HOW TO use and understand abbreviations
General formal writing
When writing letters, reports, plans, descriptions, briefings and so on, abbreviations are not as common as in shorter pieces of text. As a guideline, do not use abbreviations unless you are quite sure that they are both acceptable and easily comprehensible.
As a rule, abbreviations in addresses, salutations / titles and the more common acronyms or initialisms can still be used in formal writing, but if in doubt write the word or expression out in full, a task that does not seem so onerous if you are writing several pages of text anyway.
The grammar of abbreviations
The use of full stops (US = period) is still controversial; in Britain people tend to use far fewer punctuation marks than in the US, so abbreviations are generally not punctuated.
Abbreviations that have become so common that they are written in lower case letters (eg: scuba) are no longer punctuated, and true acronyms (where the letters, although written in uppercase, are pronounced together as a word) are usually also not punctuated. Initialisms are more likely to contain a series of full stops, particularly in the US (where K.G.B. would be correct, according to the style guides of various publications, such as The New York Times).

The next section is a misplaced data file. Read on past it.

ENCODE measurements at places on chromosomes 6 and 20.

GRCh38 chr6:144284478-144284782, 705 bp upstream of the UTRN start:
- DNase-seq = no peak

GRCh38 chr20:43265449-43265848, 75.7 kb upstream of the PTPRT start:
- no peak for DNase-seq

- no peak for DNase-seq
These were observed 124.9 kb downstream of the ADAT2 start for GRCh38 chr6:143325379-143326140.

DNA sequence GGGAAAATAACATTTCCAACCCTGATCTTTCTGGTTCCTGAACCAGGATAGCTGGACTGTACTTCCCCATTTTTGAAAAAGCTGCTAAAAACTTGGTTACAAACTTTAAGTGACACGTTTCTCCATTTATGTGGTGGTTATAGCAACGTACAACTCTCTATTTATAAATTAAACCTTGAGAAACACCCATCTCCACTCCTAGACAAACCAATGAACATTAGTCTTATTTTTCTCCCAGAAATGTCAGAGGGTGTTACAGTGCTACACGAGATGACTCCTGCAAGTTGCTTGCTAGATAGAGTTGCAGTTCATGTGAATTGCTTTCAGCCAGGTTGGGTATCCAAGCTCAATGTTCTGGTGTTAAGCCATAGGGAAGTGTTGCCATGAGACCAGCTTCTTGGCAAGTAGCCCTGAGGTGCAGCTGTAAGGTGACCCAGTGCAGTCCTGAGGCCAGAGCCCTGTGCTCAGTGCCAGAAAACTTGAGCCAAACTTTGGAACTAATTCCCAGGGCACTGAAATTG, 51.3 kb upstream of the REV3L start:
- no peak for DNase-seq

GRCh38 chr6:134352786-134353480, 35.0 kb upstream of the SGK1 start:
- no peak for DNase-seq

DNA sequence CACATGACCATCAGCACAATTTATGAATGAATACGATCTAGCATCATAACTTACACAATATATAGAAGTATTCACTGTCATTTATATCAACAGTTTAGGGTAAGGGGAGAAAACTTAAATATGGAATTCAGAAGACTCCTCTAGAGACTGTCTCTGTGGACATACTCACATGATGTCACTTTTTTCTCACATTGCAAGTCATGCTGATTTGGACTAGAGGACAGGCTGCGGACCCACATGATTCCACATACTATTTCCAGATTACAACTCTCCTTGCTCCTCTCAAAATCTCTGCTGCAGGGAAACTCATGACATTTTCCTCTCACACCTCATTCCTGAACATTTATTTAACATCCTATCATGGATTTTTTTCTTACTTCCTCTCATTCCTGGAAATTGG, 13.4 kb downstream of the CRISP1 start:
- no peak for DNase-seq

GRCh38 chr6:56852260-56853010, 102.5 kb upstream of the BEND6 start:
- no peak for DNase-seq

Portmanteaux do not contain any punctuation, neither do most apocopes.
Plural abbreviations sometimes give rise to more contr oversy, again, particularly in the US. The easiest way to use them is to avoid punctuation whenever necessary, as is common in British usage. We can therefore write about CDs in a collection, or the TVs for sale in a shop, rather than confusing the issue with full stops and/or apostrophes.
Possessives still need to be indicated with an apostrophe + s, which means that it is often simpler to avoid an abbreviation, eg:
The United States' economy,
rather than the inelegant looking:
The US's economy.
Erstellt am: 02.03.2008 16:31, Letzte Änderung: 15.09.2014 11:35